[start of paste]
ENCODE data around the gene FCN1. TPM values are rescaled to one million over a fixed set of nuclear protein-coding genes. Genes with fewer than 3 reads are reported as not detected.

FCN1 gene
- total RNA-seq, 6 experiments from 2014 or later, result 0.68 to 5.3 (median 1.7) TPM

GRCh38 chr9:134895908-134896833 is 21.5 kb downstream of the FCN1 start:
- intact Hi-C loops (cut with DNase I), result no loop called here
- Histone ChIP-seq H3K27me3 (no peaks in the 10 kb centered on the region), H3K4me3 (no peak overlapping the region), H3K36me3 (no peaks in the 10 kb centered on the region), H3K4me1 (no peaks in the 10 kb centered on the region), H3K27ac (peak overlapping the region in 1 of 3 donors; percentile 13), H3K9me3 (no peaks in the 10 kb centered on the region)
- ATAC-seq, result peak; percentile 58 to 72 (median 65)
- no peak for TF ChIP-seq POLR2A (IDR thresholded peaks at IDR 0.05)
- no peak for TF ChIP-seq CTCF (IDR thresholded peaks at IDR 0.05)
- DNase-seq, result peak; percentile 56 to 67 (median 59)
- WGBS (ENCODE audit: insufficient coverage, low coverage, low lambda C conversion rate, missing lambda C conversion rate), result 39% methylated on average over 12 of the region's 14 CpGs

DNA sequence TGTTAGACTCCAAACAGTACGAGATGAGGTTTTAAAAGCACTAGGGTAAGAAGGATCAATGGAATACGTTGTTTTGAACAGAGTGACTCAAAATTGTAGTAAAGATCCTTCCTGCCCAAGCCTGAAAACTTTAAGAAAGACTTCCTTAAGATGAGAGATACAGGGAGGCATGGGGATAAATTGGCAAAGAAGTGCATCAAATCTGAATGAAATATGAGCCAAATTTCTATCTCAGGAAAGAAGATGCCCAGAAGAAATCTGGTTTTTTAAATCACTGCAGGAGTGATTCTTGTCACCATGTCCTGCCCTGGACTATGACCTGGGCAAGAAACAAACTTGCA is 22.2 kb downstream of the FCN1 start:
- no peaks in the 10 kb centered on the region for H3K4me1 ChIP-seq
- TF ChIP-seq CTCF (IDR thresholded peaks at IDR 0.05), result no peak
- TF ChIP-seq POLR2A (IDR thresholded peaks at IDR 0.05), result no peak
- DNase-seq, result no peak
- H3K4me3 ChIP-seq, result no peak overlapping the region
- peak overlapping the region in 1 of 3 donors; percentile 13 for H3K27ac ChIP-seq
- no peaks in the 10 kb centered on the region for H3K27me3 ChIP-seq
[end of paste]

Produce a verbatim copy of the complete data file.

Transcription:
ENCODE data around the gene FCN1. TPM values are rescaled to one million over a fixed set of nuclear protein-coding genes. Genes with fewer than 3 reads are reported as not detected.

FCN1 gene
- total RNA-seq, 6 experiments from 2014 or later, result 0.68 to 5.3 (median 1.7) TPM

GRCh38 chr9:134895908-134896833 is 21.5 kb downstream of the FCN1 start:
- intact Hi-C loops (cut with DNase I), result no loop called here
- Histone ChIP-seq H3K27me3 (no peaks in the 10 kb centered on the region), H3K4me3 (no peak overlapping the region), H3K36me3 (no peaks in the 10 kb centered on the region), H3K4me1 (no peaks in the 10 kb centered on the region), H3K27ac (peak overlapping the region in 1 of 3 donors; percentile 13), H3K9me3 (no peaks in the 10 kb centered on the region)
- ATAC-seq, result peak; percentile 58 to 72 (median 65)
- no peak for TF ChIP-seq POLR2A (IDR thresholded peaks at IDR 0.05)
- no peak for TF ChIP-seq CTCF (IDR thresholded peaks at IDR 0.05)
- DNase-seq, result peak; percentile 56 to 67 (median 59)
- WGBS (ENCODE audit: insufficient coverage, low coverage, low lambda C conversion rate, missing lambda C conversion rate), result 39% methylated on average over 12 of the region's 14 CpGs

DNA sequence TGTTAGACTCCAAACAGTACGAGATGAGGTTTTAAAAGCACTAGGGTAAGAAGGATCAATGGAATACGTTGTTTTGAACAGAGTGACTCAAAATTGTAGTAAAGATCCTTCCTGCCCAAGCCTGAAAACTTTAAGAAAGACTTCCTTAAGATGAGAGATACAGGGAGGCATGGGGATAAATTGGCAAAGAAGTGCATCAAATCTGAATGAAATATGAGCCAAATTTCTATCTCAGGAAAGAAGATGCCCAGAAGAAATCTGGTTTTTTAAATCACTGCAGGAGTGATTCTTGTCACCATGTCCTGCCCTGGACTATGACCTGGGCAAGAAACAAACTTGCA is 22.2 kb downstream of the FCN1 start:
- no peaks in the 10 kb centered on the region for H3K4me1 ChIP-seq
- TF ChIP-seq CTCF (IDR thresholded peaks at IDR 0.05), result no peak
- TF ChIP-seq POLR2A (IDR thresholded peaks at IDR 0.05), result no peak
- DNase-seq, result no peak
- H3K4me3 ChIP-seq, result no peak overlapping the region
- peak overlapping the region in 1 of 3 donors; percentile 13 for H3K27ac ChIP-seq
- no peaks in the 10 kb centered on the region for H3K27me3 ChIP-seq